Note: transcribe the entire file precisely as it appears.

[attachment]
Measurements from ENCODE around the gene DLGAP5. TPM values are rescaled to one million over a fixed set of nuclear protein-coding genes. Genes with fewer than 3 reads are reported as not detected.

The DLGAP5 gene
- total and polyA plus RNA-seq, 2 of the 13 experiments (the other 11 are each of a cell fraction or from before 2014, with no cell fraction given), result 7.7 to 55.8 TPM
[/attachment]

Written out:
Measurements from ENCODE around the gene DLGAP5. TPM values are rescaled to one million over a fixed set of nuclear protein-coding genes. Genes with fewer than 3 reads are reported as not detected.

The DLGAP5 gene
- total and polyA plus RNA-seq, 2 of the 13 experiments (the other 11 are each of a cell fraction or from before 2014, with no cell fraction given), result 7.7 to 55.8 TPM